In the spirit of the last couple of years, we review developments in what we have identified as the key technology drivers for the 2020s in the world of databases, data management and AI. We are looking back at 2021, trying to identify patterns that will shape 2022. Today we pick up from where we started with part one of our review, to cover AI and knowledge graphs. In principle, we try to approach AI holistically. To take into account positives and negatives, from the shiny to the mundane, and from hardware to software.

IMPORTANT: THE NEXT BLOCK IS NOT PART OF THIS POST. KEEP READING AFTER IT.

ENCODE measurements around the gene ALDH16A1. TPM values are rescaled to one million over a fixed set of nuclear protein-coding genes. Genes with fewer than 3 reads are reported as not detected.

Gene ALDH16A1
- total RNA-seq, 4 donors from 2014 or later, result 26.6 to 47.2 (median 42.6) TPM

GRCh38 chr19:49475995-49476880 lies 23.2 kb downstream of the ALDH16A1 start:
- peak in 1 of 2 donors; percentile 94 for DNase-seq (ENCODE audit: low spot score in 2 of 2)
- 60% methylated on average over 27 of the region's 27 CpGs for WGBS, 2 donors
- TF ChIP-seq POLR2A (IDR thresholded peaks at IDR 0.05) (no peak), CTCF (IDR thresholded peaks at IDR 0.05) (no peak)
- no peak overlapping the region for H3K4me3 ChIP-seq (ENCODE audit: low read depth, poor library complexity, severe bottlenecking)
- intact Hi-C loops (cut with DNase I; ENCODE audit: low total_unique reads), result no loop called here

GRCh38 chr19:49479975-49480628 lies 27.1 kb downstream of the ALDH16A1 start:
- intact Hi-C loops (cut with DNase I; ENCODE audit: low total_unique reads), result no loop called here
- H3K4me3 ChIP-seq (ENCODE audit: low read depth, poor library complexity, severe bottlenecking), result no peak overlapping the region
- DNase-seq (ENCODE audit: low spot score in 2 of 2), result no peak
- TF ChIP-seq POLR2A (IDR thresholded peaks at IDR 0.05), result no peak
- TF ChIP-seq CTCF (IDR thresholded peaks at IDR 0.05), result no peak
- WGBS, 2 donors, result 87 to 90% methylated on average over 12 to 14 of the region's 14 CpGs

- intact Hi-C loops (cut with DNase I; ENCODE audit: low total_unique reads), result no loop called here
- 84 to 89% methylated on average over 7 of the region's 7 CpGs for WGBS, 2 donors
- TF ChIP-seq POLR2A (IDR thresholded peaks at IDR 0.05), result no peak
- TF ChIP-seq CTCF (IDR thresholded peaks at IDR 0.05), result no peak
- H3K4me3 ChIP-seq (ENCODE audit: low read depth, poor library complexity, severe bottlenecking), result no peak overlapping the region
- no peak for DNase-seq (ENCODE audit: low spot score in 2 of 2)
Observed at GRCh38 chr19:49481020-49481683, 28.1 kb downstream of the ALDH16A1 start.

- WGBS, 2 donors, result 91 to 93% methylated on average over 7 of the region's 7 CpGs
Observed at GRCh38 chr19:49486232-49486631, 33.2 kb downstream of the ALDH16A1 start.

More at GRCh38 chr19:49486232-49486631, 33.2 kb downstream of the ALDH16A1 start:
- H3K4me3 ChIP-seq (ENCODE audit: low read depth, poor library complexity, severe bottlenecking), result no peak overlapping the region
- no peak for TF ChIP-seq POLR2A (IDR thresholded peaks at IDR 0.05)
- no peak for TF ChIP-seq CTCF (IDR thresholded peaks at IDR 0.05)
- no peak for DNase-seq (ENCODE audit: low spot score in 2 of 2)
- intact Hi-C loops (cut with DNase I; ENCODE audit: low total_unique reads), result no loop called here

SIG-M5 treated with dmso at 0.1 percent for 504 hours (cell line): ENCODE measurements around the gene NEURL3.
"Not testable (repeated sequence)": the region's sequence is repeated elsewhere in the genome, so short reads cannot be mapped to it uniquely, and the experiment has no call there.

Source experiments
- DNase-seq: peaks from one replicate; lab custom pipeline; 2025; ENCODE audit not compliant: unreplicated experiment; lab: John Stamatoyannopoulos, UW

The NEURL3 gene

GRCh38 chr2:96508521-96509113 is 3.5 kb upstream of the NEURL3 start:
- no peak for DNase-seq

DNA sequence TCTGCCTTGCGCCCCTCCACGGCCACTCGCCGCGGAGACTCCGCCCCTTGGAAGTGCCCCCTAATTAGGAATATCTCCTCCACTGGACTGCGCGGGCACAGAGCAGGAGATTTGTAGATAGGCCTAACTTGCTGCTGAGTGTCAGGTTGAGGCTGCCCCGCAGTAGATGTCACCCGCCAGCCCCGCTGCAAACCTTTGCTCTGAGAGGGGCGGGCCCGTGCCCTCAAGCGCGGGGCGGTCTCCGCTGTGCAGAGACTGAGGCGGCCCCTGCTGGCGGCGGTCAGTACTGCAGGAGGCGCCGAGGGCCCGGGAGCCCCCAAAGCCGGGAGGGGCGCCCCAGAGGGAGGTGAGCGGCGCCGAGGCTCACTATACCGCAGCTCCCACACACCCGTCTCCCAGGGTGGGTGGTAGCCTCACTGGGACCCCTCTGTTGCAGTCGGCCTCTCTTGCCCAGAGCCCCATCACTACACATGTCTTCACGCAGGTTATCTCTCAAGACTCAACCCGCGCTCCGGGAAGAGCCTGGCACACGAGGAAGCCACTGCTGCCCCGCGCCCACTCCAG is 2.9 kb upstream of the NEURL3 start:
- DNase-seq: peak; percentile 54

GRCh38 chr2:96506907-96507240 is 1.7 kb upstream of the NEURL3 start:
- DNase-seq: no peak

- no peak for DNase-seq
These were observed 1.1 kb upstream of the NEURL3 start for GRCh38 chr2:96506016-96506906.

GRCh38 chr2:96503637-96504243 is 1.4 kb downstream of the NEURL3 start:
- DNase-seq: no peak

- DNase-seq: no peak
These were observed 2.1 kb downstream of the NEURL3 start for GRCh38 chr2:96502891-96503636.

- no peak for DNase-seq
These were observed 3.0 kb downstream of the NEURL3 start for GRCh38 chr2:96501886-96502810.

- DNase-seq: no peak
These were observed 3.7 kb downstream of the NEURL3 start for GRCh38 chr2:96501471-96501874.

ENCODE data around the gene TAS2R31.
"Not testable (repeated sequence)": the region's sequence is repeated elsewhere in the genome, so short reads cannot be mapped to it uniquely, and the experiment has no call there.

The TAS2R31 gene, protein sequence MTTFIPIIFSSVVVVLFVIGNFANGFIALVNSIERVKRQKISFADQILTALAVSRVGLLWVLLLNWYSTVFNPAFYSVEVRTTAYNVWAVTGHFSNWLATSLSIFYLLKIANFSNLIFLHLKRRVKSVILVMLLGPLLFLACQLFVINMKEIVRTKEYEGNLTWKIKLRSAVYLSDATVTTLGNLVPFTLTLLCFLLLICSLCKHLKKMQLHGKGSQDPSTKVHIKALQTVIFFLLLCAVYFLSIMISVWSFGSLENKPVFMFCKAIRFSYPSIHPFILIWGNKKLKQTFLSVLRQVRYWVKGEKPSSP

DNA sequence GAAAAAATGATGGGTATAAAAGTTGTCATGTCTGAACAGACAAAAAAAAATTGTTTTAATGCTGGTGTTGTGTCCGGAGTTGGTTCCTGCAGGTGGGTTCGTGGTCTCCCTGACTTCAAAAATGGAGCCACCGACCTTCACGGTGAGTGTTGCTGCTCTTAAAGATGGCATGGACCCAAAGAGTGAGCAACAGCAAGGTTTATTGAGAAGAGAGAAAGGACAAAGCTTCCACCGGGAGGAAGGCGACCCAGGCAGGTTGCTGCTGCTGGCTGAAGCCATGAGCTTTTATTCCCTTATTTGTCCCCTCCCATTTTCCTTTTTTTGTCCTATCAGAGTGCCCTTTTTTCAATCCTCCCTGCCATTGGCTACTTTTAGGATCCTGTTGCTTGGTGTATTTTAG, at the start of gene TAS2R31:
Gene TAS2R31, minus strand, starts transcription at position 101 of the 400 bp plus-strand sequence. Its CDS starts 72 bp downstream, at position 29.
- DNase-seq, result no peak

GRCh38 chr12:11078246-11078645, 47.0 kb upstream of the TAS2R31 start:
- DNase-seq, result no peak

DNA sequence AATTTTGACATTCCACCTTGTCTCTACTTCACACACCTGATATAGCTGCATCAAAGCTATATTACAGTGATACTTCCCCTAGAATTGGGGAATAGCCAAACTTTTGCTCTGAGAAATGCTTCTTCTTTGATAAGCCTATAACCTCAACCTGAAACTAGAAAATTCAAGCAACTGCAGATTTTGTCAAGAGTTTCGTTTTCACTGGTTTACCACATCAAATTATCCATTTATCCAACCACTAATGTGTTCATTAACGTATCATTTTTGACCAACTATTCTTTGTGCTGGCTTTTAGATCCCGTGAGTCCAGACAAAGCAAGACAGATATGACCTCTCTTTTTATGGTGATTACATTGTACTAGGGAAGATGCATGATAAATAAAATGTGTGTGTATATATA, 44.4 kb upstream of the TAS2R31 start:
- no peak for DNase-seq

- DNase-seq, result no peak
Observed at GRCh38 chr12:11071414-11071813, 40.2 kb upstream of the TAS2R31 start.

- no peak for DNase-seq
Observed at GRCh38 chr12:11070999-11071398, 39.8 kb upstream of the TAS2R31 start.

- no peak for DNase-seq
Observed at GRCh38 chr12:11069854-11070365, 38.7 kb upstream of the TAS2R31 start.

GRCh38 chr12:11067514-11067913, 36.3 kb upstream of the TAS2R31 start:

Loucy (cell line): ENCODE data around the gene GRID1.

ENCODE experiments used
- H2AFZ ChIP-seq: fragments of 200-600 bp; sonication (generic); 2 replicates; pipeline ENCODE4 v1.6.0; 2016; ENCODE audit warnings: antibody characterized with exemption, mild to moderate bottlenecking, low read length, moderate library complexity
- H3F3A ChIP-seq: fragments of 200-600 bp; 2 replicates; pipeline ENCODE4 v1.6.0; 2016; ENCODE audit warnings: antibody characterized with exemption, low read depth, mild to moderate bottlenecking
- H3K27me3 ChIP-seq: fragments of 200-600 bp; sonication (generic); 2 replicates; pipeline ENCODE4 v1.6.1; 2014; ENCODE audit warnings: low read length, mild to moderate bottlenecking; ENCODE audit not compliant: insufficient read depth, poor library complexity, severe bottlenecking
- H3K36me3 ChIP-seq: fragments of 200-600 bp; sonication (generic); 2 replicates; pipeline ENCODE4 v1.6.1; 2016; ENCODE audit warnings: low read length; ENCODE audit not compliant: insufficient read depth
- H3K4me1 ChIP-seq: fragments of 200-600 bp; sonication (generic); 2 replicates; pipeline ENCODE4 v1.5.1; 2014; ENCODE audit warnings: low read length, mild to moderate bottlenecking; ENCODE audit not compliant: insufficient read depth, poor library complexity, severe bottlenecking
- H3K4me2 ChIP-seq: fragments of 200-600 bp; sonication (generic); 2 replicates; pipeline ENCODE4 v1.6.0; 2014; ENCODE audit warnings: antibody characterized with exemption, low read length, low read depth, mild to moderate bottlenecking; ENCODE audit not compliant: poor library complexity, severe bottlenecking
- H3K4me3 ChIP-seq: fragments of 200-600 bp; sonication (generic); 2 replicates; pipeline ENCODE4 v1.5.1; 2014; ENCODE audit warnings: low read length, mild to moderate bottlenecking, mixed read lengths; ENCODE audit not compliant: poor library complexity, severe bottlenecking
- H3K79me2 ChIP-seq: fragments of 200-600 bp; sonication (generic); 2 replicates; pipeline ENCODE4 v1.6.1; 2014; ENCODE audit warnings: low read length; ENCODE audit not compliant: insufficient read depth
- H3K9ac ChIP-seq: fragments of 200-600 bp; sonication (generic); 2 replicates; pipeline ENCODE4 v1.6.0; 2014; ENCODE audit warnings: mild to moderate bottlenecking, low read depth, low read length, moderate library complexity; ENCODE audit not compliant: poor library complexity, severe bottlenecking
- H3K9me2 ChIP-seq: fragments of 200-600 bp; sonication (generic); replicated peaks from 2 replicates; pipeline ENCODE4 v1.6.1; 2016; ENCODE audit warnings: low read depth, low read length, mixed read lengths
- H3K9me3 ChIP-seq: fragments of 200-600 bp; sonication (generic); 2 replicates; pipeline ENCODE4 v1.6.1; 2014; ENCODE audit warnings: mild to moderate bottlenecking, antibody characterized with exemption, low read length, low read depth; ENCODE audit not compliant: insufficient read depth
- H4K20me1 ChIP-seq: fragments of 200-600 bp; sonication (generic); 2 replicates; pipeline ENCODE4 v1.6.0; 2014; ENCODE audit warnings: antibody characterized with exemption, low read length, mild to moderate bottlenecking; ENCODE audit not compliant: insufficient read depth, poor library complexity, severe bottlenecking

As a result, all major cloud providers are either offering or promising to offer Kubernetes options that run on-premises and in multiple clouds. While Kubernetes is making the cloud more open, cloud providers are trying to become "stickier" with more vertical integration. From database-as-a-service (DBaaS) to AI/ML services, the cloud providers are offering options that make it easier and faster to code. Organizations should not take a "one size fits all" approach to the cloud. For applications and environments that can scale quickly, Kubernetes may be the right option. For stable applications, leveraging DBaaS and built-in AI/ML could be the perfect solution. For infrastructure services, SaaS offerings may be the optimal approach. The number of options will increase, so create basic business guidelines for your teams.